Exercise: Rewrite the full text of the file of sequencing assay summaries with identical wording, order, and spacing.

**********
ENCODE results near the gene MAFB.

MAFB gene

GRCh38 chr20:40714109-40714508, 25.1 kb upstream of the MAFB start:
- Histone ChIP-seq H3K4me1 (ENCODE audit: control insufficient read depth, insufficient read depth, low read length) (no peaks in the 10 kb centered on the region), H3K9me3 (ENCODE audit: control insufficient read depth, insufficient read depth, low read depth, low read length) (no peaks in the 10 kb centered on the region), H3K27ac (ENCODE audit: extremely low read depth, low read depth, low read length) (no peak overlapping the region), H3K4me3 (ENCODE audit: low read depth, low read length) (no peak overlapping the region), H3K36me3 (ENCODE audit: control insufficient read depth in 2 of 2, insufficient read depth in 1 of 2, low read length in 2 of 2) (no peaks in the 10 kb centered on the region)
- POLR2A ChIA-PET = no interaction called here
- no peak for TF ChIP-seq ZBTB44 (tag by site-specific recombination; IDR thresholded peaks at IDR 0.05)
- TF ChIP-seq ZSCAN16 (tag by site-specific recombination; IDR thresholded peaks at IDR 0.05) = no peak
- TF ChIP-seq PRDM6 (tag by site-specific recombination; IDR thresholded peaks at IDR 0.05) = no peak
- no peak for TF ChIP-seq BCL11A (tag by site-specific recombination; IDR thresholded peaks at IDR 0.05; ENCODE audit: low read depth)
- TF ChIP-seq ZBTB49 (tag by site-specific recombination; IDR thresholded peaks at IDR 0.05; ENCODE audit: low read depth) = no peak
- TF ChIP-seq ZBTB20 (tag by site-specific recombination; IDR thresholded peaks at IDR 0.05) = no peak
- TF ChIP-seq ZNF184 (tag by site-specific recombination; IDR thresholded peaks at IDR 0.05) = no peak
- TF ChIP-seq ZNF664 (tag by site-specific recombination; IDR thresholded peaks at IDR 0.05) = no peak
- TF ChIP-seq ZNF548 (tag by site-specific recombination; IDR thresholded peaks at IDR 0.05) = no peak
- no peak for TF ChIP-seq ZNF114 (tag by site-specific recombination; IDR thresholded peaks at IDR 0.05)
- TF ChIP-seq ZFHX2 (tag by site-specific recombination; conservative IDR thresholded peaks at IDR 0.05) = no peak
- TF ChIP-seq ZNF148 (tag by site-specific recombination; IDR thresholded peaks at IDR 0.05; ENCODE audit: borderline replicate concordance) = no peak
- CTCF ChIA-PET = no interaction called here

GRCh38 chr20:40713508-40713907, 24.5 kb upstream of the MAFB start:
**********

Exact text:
ENCODE results near the gene MAFB.

MAFB gene

GRCh38 chr20:40714109-40714508, 25.1 kb upstream of the MAFB start:
- Histone ChIP-seq H3K4me1 (ENCODE audit: control insufficient read depth, insufficient read depth, low read length) (no peaks in the 10 kb centered on the region), H3K9me3 (ENCODE audit: control insufficient read depth, insufficient read depth, low read depth, low read length) (no peaks in the 10 kb centered on the region), H3K27ac (ENCODE audit: extremely low read depth, low read depth, low read length) (no peak overlapping the region), H3K4me3 (ENCODE audit: low read depth, low read length) (no peak overlapping the region), H3K36me3 (ENCODE audit: control insufficient read depth in 2 of 2, insufficient read depth in 1 of 2, low read length in 2 of 2) (no peaks in the 10 kb centered on the region)
- POLR2A ChIA-PET = no interaction called here
- no peak for TF ChIP-seq ZBTB44 (tag by site-specific recombination; IDR thresholded peaks at IDR 0.05)
- TF ChIP-seq ZSCAN16 (tag by site-specific recombination; IDR thresholded peaks at IDR 0.05) = no peak
- TF ChIP-seq PRDM6 (tag by site-specific recombination; IDR thresholded peaks at IDR 0.05) = no peak
- no peak for TF ChIP-seq BCL11A (tag by site-specific recombination; IDR thresholded peaks at IDR 0.05; ENCODE audit: low read depth)
- TF ChIP-seq ZBTB49 (tag by site-specific recombination; IDR thresholded peaks at IDR 0.05; ENCODE audit: low read depth) = no peak
- TF ChIP-seq ZBTB20 (tag by site-specific recombination; IDR thresholded peaks at IDR 0.05) = no peak
- TF ChIP-seq ZNF184 (tag by site-specific recombination; IDR thresholded peaks at IDR 0.05) = no peak
- TF ChIP-seq ZNF664 (tag by site-specific recombination; IDR thresholded peaks at IDR 0.05) = no peak
- TF ChIP-seq ZNF548 (tag by site-specific recombination; IDR thresholded peaks at IDR 0.05) = no peak
- no peak for TF ChIP-seq ZNF114 (tag by site-specific recombination; IDR thresholded peaks at IDR 0.05)
- TF ChIP-seq ZFHX2 (tag by site-specific recombination; conservative IDR thresholded peaks at IDR 0.05) = no peak
- TF ChIP-seq ZNF148 (tag by site-specific recombination; IDR thresholded peaks at IDR 0.05; ENCODE audit: borderline replicate concordance) = no peak
- CTCF ChIA-PET = no interaction called here

GRCh38 chr20:40713508-40713907, 24.5 kb upstream of the MAFB start: